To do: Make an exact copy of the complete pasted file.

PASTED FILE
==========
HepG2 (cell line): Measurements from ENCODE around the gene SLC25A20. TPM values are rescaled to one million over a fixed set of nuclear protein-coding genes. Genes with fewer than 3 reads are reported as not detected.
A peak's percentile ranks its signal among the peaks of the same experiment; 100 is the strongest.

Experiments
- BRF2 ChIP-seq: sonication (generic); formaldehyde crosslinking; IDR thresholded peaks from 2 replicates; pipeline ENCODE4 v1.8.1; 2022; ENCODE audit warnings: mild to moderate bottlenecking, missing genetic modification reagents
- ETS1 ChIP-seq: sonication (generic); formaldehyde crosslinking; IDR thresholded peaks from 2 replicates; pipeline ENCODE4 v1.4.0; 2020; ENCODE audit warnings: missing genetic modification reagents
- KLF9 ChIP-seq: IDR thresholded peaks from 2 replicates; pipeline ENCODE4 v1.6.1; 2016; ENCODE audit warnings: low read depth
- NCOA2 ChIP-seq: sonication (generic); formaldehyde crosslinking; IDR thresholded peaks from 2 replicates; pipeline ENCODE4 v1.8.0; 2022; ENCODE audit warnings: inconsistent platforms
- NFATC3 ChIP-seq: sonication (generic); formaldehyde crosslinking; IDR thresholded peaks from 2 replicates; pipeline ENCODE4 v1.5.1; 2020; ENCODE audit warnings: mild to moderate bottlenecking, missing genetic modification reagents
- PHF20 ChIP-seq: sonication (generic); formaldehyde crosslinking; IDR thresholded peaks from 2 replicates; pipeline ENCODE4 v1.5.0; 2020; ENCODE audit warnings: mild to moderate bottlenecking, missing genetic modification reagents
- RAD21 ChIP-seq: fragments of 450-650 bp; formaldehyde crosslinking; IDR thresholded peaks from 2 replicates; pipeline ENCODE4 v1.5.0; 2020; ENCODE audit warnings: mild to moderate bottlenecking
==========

HepG2 (cell line): Measurements from ENCODE around the gene SLC25A20. TPM values are rescaled to one million over a fixed set of nuclear protein-coding genes. Genes with fewer than 3 reads are reported as not detected.
A peak's percentile ranks its signal among the peaks of the same experiment; 100 is the strongest.

Experiments
- BRF2 ChIP-seq: sonication (generic); formaldehyde crosslinking; IDR thresholded peaks from 2 replicates; pipeline ENCODE4 v1.8.1; 2022; ENCODE audit warnings: mild to moderate bottlenecking, missing genetic modification reagents
- ETS1 ChIP-seq: sonication (generic); formaldehyde crosslinking; IDR thresholded peaks from 2 replicates; pipeline ENCODE4 v1.4.0; 2020; ENCODE audit warnings: missing genetic modification reagents
- KLF9 ChIP-seq: IDR thresholded peaks from 2 replicates; pipeline ENCODE4 v1.6.1; 2016; ENCODE audit warnings: low read depth
- NCOA2 ChIP-seq: sonication (generic); formaldehyde crosslinking; IDR thresholded peaks from 2 replicates; pipeline ENCODE4 v1.8.0; 2022; ENCODE audit warnings: inconsistent platforms
- NFATC3 ChIP-seq: sonication (generic); formaldehyde crosslinking; IDR thresholded peaks from 2 replicates; pipeline ENCODE4 v1.5.1; 2020; ENCODE audit warnings: mild to moderate bottlenecking, missing genetic modification reagents
- PHF20 ChIP-seq: sonication (generic); formaldehyde crosslinking; IDR thresholded peaks from 2 replicates; pipeline ENCODE4 v1.5.0; 2020; ENCODE audit warnings: mild to moderate bottlenecking, missing genetic modification reagents
- RAD21 ChIP-seq: fragments of 450-650 bp; formaldehyde crosslinking; IDR thresholded peaks from 2 replicates; pipeline ENCODE4 v1.5.0; 2020; ENCODE audit warnings: mild to moderate bottlenecking